Sauced Shakesperean actors. Dignified librettist John Murrell playing a Tony Robbins-like self-help guru. Poignant stories about immigrant women and their journeys to Calgary. A modern musical about the 1930s Dust Bowl.
This is just a taste of the intriguing theatrical mash-ups featured in the 33rd annual High Performance Rodeo, the yearly festival produced by Calgary’s One Yellow Rabbit. It runs from Jan. 9 to 27 at various venues.
We asked festival producer Laurel Green to help navigate us through some of the adventurous shows on offer this year. For a complete schedule visit www.hprodeo.ca.
There is something typically rodeo about the High Performance Rodeo’s approach to the Bard: Take some of the most revered work in theatrical history and . . . well, mess with it.
William Shakespeare will be represented — or maybe skewed, depending on your point of view — with two productions this year. Calgary’s own Hit + Myth and The Shakespeare Company will present Hammered Hamlet (Drunk Shakespeare) at the Royal Canadian Legion, which will feature classically trained actors imbibing and then attempting to negotiate the Bard’s classic tale of revenge.
“The audience gets to decide how many shots an actor gets to take,” says Green. “They have a drink and then they perform Hamlet. The cast is a real group of fun-loving, Shakespeare-loving performers so it will be a really cool piece to watch.”
Meanwhile, Macbeth Muet will filter Shakespeare’s tale of ambition run murderously amok through the inspired lens of Montreal’s La Fille du Laitier.
“Macbeth Muet is object theatre, by which I mean puppets and strange objects coming to life by two performers bringing you the story of Macbeth,” Green says. “There’s a lot of fake blood and eggs get broken and there’s mayhem and murder. It will, again, be a pretty wild and a different way to tell that story.”
As always, the High Performance Rodeo has no shortage of one-person shows, those intimate theatrical marathons that offer a concentrated vision of a sole performer. This year, there’s a particularly healthy crop. Vancouver playwright, performer and activist Carmen Aguirre will tell her story about being raised by Chilean revolutionaries by way of a salsa dance lesson for the audience. Spoken-word performer Shane Koyczan of Vancouver is a rodeo headliner with a new one-person show. Local playwright and performer Karen Hines will present Crawlspace, her cautionary tale about a real estate purchase that turns disastrous in Toronto. How to Disappear Completely is renowned Vancouver lighting designer Itai Erdai’s multi-media show about his journey to Israel to spend time with his mother, who was dying of lung cancer. Other solo shows include Kids in the Hall’s Scott Thompson’sApres Le Deluge: The Buddy Cole Monologues, Tiffany Ayalik’sCafe Daughter, Yolanda Bonnell’s Bug, Mark Kunji Ikeda’sSansei: The Storyteller, Justin Miller’s drag show Pearle Harbour’s Chautaugua and trans artist Mx. Katie Sly’sHow to Self-Suspend, an X-rated, interactive performance that involves a rope bondage demonstration.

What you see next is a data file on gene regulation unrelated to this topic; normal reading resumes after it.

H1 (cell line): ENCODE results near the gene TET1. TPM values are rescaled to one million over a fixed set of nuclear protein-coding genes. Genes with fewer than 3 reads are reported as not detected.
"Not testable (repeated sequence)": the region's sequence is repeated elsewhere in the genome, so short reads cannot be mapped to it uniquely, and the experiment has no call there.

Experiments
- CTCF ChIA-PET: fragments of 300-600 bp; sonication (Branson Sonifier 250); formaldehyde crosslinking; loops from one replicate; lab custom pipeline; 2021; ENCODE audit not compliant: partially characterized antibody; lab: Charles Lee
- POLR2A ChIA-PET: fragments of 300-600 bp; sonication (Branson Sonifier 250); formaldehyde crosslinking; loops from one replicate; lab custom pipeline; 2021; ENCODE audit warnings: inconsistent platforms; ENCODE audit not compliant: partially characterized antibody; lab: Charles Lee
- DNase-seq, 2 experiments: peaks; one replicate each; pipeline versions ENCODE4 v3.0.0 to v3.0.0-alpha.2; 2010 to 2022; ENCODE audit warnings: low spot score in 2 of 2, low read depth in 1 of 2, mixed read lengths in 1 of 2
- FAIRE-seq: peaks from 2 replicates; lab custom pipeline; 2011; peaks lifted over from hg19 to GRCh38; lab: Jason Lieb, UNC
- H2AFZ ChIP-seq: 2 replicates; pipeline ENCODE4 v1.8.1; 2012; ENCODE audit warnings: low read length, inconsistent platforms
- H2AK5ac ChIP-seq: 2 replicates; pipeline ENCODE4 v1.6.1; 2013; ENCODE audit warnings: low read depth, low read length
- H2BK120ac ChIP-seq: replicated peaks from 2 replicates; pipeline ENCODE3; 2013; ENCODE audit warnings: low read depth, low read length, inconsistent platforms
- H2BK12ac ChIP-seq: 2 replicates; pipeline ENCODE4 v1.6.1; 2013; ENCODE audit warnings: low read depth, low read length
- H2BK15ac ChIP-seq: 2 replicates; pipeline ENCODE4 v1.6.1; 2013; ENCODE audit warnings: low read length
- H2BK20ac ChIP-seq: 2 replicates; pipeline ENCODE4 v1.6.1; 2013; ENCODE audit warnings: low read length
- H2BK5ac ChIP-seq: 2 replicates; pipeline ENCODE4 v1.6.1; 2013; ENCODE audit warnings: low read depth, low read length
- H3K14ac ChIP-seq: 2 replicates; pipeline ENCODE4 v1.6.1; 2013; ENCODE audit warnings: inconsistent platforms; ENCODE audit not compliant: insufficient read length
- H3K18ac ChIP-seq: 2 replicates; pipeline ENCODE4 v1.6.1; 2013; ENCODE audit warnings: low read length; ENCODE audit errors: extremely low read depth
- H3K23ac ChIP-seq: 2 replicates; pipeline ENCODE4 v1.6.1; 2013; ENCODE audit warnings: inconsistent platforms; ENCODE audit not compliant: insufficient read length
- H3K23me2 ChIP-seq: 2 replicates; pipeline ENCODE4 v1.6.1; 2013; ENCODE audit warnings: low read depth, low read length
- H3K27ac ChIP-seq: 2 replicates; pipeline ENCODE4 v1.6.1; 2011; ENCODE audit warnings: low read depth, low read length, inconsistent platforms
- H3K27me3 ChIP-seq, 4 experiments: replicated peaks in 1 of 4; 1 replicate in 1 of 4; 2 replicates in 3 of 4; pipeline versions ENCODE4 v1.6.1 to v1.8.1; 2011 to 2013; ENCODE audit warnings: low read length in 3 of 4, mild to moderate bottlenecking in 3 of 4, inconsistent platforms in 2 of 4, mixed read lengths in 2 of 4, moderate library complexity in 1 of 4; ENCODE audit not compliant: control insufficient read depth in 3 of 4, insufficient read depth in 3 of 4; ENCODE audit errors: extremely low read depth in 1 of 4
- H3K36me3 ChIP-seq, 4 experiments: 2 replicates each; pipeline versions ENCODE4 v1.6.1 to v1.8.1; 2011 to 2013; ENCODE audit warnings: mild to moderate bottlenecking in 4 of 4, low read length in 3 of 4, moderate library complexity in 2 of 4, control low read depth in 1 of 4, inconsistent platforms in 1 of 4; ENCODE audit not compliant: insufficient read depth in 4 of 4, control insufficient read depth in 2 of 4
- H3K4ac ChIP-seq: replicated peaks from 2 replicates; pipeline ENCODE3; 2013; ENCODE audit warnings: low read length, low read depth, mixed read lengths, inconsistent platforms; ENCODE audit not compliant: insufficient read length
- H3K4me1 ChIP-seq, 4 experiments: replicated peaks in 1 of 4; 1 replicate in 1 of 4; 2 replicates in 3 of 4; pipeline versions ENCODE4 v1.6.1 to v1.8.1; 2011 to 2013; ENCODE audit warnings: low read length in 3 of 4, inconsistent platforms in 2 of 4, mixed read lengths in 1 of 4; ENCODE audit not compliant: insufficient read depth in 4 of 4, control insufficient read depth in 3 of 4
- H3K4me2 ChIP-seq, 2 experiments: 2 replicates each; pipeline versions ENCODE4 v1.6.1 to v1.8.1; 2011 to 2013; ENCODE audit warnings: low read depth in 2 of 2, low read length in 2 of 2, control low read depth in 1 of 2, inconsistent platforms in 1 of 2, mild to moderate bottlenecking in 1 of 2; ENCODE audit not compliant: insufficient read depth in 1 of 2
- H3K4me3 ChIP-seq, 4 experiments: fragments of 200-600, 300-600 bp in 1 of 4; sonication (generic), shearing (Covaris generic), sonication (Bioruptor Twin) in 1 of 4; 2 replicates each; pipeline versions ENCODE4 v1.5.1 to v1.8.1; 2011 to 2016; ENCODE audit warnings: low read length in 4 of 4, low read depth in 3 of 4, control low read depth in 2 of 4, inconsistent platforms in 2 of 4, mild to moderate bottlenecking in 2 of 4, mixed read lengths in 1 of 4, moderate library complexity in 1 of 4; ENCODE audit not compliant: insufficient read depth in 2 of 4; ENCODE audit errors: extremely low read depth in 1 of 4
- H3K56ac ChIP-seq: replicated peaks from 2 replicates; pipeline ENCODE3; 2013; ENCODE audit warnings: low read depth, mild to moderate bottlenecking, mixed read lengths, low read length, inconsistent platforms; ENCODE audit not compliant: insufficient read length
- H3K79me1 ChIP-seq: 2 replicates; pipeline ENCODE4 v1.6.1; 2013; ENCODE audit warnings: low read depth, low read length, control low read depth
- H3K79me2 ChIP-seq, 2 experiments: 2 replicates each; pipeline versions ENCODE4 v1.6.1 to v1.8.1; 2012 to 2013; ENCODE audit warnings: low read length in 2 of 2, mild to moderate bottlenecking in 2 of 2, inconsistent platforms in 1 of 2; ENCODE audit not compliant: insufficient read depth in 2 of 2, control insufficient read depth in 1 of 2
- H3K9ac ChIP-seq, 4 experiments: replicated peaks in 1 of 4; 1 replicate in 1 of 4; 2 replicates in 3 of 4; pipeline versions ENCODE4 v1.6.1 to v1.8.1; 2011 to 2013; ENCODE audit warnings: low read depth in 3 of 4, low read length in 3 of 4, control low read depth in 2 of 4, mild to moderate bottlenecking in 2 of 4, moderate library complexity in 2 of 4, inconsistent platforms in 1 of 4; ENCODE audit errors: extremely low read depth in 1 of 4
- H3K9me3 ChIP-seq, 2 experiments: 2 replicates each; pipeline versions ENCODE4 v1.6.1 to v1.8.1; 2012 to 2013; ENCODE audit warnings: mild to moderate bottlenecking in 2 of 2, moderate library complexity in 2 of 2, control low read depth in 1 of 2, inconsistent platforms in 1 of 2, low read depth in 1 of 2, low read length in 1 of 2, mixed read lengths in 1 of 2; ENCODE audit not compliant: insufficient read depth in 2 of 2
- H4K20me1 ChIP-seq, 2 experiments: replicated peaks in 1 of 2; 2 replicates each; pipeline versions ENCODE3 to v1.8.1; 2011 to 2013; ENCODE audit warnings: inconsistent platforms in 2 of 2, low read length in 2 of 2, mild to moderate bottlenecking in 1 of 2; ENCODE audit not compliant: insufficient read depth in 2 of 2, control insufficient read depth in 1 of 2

“It’s seeing an artist at the height of their craft,” Green says. “When you see a really well-performed, one-person show where you feel you have such an intimate relationship between the performer and the audience, you really feel like they are speaking to you directly.”
This Little Piggy
Workshopped a few years ago at the Calgary Folk Music Festival, Little Miss Piggy has been described as a “dustbowl bluegrass opera.” It features an all-star cast of contributors, including Kris Demeanor, Little Miss Higgins, the Old Trout Puppet Workshop’s David Rhymer and Peter Balkwill, Bessie Wapp and Tim Williams. The musical, which will also be performed at the Royal Canadian Legion #1, tells the story of a young couple struggling in the lead up to the Dust Bowl of the 1930s.
“It’s a bit theatrical, so it fits right on the hybrid between theatre and music, ” Green says.
The Shoe Project
This performance and writing workshop, where immigrant women in Calgary are coached to tell their story by veteran writers, was so popular last year that the High Performance Rodeo show will be moved to the larger confines of the new performance hall of the Central Library. In its sixth year, The Shoe Project is the brainchild of novelist Katherine Govier and incubated by Toronto’s Bata Shoe Museum. It will present a series of 17 new stories from women about their journey to Calgary.
“The shoe is a metaphor for the journey and that great sentiment of ‘walk around in someone shoes,’” says Green. “I think it’s just a critical way to hear new stories and just acknowledge how the community in Calgary is changing and how to create more acceptance and empathy for each other.”
Live Your Prime, With Damien Frost
One Yellow Rabbit has a good track record with original productions, a history that goes back to such favourites as Moon, Moon, No Moon and Ilsa Queen of the Nazi Love Camp. With Live Your Prime, Rabbits Denise Clarke and Andy Curtis join famed librettist and playwright John Murrell, the man who wrote Waiting for the Parade and won a lifetime Governor General’s Award, for a comedy about a goofy self-help guru. Murrell plays the title role.
“It is about this whole industry we live in — and you can see it with blogs and Instagram — and the idea of fame being tied to being a brand and having a message of how people should be living,” Green says. “There’s a bit of Tony Robbins in there as well.”
The High Performance Rodeo runs from Jan 9 to 27. Visit hprodeo.ca.